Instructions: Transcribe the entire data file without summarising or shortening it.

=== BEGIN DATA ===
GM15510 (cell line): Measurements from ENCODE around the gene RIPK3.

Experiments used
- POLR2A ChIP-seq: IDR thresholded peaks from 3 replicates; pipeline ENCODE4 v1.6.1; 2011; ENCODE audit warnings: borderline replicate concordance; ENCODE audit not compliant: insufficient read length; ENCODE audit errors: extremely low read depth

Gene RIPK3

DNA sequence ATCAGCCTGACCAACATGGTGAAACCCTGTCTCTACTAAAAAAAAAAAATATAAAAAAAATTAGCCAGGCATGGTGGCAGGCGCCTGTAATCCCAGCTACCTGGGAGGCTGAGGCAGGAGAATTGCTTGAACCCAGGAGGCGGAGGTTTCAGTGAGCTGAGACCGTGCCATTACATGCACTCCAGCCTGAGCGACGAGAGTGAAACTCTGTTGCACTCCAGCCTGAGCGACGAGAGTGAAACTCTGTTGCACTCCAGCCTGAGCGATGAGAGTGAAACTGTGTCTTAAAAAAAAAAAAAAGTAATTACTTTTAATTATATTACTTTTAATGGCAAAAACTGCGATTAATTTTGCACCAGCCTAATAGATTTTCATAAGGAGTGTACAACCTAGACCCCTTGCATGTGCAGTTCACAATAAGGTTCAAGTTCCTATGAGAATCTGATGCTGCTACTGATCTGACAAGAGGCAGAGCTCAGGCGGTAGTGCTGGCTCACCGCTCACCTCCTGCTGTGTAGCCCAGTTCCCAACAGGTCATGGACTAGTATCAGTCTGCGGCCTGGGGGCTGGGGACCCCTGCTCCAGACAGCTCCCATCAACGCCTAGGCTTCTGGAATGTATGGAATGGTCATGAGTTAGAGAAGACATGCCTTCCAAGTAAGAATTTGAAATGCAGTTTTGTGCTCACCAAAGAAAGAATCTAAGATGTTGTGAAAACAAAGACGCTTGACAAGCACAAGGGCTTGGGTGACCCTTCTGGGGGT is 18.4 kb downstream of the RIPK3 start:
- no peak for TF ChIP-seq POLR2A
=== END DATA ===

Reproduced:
GM15510 (cell line): Measurements from ENCODE around the gene RIPK3.

Experiments used
- POLR2A ChIP-seq: IDR thresholded peaks from 3 replicates; pipeline ENCODE4 v1.6.1; 2011; ENCODE audit warnings: borderline replicate concordance; ENCODE audit not compliant: insufficient read length; ENCODE audit errors: extremely low read depth

Gene RIPK3

DNA sequence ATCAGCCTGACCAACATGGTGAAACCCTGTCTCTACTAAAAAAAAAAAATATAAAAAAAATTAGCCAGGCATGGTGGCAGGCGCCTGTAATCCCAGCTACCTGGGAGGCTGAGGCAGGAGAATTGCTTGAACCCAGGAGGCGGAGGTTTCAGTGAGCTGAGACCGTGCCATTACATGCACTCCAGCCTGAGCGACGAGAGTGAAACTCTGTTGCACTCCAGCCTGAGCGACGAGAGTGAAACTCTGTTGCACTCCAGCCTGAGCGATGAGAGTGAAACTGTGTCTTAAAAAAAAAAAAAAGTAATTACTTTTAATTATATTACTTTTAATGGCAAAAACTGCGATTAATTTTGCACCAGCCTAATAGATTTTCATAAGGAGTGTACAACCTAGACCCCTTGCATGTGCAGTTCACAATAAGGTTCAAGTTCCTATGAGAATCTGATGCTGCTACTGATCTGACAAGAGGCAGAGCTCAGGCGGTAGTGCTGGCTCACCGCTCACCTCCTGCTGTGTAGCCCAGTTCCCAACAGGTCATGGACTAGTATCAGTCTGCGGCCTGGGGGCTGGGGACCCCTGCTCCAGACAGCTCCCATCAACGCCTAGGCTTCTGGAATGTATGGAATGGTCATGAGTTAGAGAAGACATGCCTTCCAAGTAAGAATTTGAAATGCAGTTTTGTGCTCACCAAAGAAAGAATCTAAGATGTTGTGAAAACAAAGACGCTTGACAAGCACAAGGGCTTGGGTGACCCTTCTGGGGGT is 18.4 kb downstream of the RIPK3 start:
- no peak for TF ChIP-seq POLR2A